Last time, I went over the most overused piece of writing advice out there: kill your darlings.
I received some criticism that I pointed out a flaw without offering any advice of my own, which just shows me people don’t read to the end of my posts, because I clearly offered up some ways of phrasing it different so it worked better.
Still, It’s only fair that I do my part to help out other aspiring (or even established) writers out there. And I was able to get some inspiration from my kitten, Tiberius.
Two notes before we get started. 1) Yes, he really is still a kitten, even though he is the size of a full-grown cat. He’s not yet 8 months old, though he weighs the same as our six-year-old cat. 2) I’m an aspiring writer, not a photographer. Deal with the picture quality.
Lesson 1: Have Fun
Tiberius always makes time for play. Of course he does, he’s a kitten. But there’s a good lesson in that. If you aren’t having fun, what are you even doing? Enjoy it or don’t do it.
Lesson 2: Let It All Hang Out
Don’t hold back. Don’t worry about being embarrassed. Just get everything out there. If you’re going to write, give it everything you’ve got. Doubts or self-consciousness will only hold you back.
Lesson 3: Give It Your All
This is related to the last piece of advice, but a little different. This is about being present when you’re writing. Tiberius is either moving at 100% speed or 0%. He just goes and goes until he gives out. Then he’s just done.
Similarly, when you sit down to write, give it everything you’ve got. All of your attention, all of your energy, needs to go into your writing. When you’re done, you’re done, but while you’re there, be there 100%.
Lesson 4: Aim High
Tiberius is always looking up. Literally. He’ll just stare at the ceiling meowing. There’s nothing there, but he’s always aiming high.
Follow his lead. Aim for the top spot, whatever it might be. Don’t try to write the Mediocre American Novel–go for the Great American Novel. Or whatever the similar idiom for works of poetry or nonfiction or whatever you’re into are. Be like Tiberius and just stare at the top of the bestseller list and scream at it for no discernible reason.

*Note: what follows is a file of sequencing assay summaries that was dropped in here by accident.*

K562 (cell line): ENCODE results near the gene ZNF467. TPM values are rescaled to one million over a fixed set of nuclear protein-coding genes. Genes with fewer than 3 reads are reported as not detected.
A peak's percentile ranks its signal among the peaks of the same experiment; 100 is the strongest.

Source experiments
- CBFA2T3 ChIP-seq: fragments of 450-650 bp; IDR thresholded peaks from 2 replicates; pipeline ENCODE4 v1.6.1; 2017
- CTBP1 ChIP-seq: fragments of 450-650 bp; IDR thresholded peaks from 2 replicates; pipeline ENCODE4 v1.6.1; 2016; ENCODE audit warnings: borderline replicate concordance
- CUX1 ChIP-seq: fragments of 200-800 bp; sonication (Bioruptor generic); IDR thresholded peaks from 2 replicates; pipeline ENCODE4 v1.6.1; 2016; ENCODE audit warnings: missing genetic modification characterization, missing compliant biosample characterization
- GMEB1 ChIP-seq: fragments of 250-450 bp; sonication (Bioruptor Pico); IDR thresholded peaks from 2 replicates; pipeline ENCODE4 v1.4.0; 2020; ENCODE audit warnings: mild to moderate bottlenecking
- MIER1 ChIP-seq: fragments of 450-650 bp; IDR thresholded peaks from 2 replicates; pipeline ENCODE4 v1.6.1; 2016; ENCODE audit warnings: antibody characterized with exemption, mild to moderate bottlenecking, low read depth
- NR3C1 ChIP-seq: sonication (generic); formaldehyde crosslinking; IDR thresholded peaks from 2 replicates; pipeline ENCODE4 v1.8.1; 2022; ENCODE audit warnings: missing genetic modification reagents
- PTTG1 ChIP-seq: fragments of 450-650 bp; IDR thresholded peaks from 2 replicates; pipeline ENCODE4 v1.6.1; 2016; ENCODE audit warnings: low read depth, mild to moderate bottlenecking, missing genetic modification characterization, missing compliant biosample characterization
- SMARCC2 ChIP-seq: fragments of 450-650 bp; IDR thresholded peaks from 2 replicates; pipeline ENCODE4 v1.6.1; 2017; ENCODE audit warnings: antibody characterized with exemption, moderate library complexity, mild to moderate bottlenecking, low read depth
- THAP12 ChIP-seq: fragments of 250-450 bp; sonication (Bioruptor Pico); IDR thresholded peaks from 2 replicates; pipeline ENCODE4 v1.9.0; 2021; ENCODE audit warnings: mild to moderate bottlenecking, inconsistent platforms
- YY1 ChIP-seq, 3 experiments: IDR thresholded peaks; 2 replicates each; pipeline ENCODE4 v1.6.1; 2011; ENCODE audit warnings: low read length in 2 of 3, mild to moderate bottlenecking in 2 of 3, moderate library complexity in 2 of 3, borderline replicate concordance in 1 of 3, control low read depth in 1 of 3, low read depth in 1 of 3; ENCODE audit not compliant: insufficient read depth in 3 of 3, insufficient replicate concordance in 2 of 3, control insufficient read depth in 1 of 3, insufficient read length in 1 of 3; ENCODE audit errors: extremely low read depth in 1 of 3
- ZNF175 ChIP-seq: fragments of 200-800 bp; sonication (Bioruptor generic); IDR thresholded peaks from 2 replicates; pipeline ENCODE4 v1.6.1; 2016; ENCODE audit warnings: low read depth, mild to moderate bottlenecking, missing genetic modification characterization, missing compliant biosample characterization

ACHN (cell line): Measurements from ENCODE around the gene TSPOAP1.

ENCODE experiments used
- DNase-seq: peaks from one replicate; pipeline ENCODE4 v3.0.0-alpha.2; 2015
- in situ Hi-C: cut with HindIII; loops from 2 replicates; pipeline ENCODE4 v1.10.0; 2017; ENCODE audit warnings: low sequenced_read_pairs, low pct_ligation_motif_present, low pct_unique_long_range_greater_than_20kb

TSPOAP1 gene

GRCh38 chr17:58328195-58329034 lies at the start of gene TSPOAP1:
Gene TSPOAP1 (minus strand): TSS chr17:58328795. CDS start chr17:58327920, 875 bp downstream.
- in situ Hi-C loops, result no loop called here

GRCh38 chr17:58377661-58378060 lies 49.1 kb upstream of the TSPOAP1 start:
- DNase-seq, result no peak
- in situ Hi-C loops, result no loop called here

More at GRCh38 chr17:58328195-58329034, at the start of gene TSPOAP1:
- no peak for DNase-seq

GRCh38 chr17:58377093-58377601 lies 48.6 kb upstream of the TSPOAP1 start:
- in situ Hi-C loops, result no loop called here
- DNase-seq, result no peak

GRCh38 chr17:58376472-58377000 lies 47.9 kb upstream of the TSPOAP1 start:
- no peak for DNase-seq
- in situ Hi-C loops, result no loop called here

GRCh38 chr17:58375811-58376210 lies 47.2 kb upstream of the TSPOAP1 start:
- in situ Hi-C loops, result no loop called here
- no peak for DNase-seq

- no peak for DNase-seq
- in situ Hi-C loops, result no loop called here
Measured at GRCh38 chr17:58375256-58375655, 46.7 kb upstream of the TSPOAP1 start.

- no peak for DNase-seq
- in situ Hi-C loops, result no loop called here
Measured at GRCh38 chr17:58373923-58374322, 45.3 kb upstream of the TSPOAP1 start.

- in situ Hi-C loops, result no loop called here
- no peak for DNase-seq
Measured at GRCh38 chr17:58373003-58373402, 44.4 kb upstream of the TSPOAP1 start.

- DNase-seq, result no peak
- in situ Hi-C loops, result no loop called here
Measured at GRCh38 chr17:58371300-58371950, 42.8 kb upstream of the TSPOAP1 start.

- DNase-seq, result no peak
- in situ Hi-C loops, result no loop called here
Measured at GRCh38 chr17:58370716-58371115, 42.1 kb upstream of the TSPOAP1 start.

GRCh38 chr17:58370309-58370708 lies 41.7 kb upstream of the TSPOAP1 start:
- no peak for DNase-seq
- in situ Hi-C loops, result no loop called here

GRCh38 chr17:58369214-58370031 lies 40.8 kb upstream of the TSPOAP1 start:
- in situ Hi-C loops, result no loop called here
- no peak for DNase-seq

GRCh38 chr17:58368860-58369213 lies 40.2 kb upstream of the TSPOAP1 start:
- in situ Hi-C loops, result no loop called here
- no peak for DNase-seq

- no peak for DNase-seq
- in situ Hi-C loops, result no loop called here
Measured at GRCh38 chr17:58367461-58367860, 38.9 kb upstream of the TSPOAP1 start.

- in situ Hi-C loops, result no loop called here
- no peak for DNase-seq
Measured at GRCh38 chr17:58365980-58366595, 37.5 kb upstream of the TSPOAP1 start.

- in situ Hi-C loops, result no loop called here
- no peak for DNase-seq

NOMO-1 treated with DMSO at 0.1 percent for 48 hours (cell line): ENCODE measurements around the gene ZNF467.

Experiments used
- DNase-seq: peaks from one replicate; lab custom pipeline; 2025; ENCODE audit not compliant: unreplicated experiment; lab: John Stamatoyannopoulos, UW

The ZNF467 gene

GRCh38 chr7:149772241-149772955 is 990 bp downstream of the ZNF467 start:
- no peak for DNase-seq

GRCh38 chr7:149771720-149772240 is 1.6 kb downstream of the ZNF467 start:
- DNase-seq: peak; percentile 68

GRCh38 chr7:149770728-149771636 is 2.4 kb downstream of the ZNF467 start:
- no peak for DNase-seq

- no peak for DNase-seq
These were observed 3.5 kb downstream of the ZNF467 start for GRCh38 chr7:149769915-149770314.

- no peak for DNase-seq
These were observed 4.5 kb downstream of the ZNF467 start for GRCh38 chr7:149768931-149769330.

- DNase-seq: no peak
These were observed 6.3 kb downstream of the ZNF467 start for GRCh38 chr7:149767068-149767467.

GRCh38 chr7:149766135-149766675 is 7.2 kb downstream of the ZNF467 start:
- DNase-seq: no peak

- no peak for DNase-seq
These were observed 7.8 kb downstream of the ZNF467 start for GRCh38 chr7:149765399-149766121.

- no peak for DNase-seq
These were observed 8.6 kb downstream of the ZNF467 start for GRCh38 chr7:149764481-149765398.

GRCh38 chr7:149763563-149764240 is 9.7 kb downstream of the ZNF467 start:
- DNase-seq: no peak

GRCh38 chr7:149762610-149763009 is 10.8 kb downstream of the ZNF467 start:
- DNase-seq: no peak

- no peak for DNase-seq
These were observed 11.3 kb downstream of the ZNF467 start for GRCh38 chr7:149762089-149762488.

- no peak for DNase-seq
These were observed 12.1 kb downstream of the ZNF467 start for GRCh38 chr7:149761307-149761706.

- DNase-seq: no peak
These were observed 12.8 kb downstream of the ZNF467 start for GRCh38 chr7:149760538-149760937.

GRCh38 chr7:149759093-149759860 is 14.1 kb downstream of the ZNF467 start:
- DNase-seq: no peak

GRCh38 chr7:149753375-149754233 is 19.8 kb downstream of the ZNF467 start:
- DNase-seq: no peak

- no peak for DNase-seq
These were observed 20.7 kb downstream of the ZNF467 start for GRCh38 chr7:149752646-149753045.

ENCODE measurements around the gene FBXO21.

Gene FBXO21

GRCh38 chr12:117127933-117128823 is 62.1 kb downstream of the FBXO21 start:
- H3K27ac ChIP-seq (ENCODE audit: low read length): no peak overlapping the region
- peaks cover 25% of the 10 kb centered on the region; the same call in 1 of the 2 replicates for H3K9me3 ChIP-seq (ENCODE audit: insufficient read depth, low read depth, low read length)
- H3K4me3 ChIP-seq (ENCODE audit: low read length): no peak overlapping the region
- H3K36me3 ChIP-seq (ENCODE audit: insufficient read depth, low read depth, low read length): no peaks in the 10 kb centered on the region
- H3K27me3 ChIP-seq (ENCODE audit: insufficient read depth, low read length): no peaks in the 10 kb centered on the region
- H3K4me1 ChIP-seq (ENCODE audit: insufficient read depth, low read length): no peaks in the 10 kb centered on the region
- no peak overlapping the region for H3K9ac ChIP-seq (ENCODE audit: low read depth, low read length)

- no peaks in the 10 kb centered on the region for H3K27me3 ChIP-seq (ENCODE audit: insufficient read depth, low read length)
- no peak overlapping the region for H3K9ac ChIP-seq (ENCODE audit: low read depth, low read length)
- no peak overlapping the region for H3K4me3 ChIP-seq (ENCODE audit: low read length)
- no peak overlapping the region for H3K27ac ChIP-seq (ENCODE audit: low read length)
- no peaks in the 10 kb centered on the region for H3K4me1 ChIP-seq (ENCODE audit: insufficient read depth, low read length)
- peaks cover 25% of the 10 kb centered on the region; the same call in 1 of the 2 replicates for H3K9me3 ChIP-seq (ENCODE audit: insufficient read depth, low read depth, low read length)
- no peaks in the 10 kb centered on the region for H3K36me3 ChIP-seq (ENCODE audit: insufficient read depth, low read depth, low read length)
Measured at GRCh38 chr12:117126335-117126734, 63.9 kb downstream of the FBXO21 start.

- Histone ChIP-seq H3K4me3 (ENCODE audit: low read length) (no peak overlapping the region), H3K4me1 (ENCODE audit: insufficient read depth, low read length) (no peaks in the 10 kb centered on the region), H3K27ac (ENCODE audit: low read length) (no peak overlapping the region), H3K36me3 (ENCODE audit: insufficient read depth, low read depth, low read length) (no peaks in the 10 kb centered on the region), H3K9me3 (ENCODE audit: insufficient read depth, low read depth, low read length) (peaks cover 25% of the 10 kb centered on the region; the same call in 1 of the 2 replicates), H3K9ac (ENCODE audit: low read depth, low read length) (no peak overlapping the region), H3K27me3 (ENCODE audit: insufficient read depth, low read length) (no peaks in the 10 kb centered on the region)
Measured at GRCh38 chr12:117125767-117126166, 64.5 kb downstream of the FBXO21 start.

It hasn’t gotten him anything yet, because, again, there is absolutely nothing there. But he’s looking in the right place.
Lesson 5: Go Outside Your Comfort Zone
One of Tiberius’ other favorite spots is in a box that he no longer fits in. As you can see below, one of the corners of the box has broken due to the pressure he exerts on it with his expanded size. His neck is pushed into an uncomfortable position. But he knows that to be great, you have to make yourself uncomfortable sometimes.
Lesson 6: Get Up Early
According to Tiberius, the best time to do things is at Early O’Clock. Generally about an hour before my alarm is set to go off, he goes off instead. He runs maniacally throughout the place, mostly our bedroom. He darts across us as he goes from one end of the room to the other. He yells. He crashes into the window as he runs through the blinds.
He’s really kind of a jerk about it. If you’re going to follow this advice and try to work your craft when everyone else is sleeping, it would probably be better to do it in a quieter manner. Like, don’t jump up and down on their bed. It won’t help your writing to do that, and it makes you a real jerk. Just the jerkiest jerk.
And maybe recognize that time doesn’t work for everyone. Maybe some people work better during the day or later at night. Maybe think about others sometimes, you know?
Lesson 7: Know How to Write
You know, after the last couple lessons, I started doubting if Tiberius was teaching us the best ways to write. So I put him to the test. I put a laptop on the floor and let him get to work. He couldn’t write a single coherent sentence!
So here’s the real lesson: if you want to learn how to write, you shouldn’t listen to my stupid kitten. He can’t do anything to help you. He’s a selfish jerk who doesn’t know anything.